Movie review: In this powerful documentary, a devoted family man from Kent struggles with an addiction to the mixed-martial-arts sport of cage fighting that sunders his marriage, devastates his kids and damages his health. Rating: 3 stars out of 4.
From the evidence in “The Cage Fighter,” Joe Carman, the subject of this documentary, is a good man. A Kent resident and boilermaker with the Washington State Ferries system (he’s shown going aboard a vessel at Colman Dock), he’s a loving father of four young daughters who love him deeply in return. The mutual affection is apparent in the natural warmth of the interactions between him and his kids in scenes throughout the picture.
Yet he was also, at least during the 3 ½ years director Jeff Unay spent filming Joe and his family, a deeply troubled man. His troubles reduce his daughters and wife, Nori, who is battling a serious illness, to despair and tears. The source of their sorrows is there in the title. Joe loves his family, but he loves the mixed-martial-arts sport of cage fighting at least as much. Loves it so much that it sunders his marriage, devastates his girls and damages his health. He tells a doctor of worrisome dizziness he experiences. In one scene, he collapses. A daughter says, “I don’t want you to be 45 and in a wheelchair.” He’s 40.
He can’t free himself from a desperate desire to fight, to prove himself to himself in the cage.
Carman says he is proud of his family but he feels most confident in himself “when I’m fighting.”
Time and again, he promises his loved ones he will quit. Time and again, he breaks those promises. He’s addicted. He knows it. It tears him up.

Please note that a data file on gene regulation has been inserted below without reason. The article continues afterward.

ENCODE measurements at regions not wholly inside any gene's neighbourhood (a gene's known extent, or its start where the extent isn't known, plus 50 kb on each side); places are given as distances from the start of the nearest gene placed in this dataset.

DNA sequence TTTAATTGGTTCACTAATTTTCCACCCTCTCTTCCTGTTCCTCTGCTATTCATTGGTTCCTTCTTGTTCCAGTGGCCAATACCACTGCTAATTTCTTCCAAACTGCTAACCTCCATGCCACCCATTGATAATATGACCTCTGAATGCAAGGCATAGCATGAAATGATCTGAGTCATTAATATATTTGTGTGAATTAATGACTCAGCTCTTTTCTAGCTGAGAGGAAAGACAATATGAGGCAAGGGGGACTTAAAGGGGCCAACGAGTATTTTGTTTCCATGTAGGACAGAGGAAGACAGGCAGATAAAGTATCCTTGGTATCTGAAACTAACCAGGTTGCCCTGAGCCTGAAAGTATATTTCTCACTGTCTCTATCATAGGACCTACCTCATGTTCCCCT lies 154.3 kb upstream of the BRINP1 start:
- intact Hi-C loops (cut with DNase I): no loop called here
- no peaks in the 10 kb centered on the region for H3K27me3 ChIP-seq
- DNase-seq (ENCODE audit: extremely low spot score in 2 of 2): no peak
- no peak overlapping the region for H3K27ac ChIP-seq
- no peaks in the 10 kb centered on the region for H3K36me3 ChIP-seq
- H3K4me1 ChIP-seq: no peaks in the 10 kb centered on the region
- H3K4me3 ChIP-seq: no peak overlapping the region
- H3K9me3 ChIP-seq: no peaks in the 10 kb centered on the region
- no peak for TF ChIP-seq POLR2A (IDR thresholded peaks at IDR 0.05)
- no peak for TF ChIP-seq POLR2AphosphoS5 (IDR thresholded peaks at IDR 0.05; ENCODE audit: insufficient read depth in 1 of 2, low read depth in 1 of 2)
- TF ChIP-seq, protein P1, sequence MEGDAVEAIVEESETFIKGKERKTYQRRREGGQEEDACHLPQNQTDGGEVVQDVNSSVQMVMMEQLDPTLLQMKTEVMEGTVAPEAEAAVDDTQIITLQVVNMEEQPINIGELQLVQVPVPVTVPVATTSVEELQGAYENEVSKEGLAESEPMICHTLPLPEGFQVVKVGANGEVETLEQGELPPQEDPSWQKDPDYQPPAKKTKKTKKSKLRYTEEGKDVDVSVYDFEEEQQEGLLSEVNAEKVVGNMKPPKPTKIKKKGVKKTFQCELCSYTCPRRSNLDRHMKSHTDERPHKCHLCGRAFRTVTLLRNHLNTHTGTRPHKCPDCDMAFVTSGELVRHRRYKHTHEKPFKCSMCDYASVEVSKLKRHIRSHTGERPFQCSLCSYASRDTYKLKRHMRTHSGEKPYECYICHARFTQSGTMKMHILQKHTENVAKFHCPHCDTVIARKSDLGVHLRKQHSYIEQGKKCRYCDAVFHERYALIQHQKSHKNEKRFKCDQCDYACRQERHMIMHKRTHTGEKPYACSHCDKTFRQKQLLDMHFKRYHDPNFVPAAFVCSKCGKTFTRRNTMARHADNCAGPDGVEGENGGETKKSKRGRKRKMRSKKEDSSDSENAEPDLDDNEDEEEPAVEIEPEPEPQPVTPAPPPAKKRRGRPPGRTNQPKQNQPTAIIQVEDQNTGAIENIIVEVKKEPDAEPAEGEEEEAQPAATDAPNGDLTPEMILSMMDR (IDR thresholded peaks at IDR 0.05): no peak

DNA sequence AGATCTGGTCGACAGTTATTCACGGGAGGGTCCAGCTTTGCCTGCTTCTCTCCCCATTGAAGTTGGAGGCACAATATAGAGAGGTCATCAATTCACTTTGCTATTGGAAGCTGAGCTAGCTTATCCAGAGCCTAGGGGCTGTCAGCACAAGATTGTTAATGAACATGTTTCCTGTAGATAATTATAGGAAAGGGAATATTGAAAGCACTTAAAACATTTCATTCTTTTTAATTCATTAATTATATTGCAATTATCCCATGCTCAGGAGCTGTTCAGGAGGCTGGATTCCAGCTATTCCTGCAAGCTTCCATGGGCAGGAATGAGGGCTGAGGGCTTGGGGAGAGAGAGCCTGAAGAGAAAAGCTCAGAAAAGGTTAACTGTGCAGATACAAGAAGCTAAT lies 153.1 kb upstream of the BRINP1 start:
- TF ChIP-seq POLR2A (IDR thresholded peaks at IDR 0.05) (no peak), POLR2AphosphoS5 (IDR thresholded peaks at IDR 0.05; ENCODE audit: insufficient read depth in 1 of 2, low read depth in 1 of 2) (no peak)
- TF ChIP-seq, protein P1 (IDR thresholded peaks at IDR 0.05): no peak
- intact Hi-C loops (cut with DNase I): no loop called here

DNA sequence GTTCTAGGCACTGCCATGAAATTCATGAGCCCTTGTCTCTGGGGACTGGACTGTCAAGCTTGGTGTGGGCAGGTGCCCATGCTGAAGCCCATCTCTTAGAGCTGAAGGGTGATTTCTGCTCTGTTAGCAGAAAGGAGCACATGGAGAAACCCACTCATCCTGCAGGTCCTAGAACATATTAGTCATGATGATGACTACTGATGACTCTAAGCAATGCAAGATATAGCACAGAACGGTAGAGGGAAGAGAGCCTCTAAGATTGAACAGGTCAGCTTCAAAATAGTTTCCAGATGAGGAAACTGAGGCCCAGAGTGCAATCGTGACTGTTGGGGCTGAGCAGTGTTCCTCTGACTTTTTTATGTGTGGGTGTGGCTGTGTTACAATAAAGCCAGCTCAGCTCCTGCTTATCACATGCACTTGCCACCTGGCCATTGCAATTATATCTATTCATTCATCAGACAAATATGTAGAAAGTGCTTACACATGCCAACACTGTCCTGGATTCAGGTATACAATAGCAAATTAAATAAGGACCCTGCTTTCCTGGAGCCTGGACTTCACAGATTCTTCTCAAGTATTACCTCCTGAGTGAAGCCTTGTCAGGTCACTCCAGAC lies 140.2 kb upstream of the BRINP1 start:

Thanks to the extraordinary access Joe and his family granted to Unay, the pain comes through seemingly unfiltered. The anguish is so raw and the sorrow so intense that the viewer feels like a voyeur. The kinds of intimate private matters on view in “Cage Fighter” give you a feeling that it’s somehow wrong that such stuff should be exposed to outsiders.
Toward the end, sitting at a bar talking with a younger rival who had badly beaten him once in a bout, Joe asks: “When do you know when you’re done? When do you call it?”
That question hangs over “The Cage Fighter” like a dark cloud. At its core, the picture is about Joe’s struggle to arrive at an answer that will give him and his loved ones a measure of peace.
“The Cage Fighter,” a documentary directed by Jeff Unay. 80 minutes. Not rated; for mature audiences (contains language, fighting sequences, mature content). Northwest Film Forum. Unay will be participating in post-screening Q&As on Feb. 8, 9 and 10.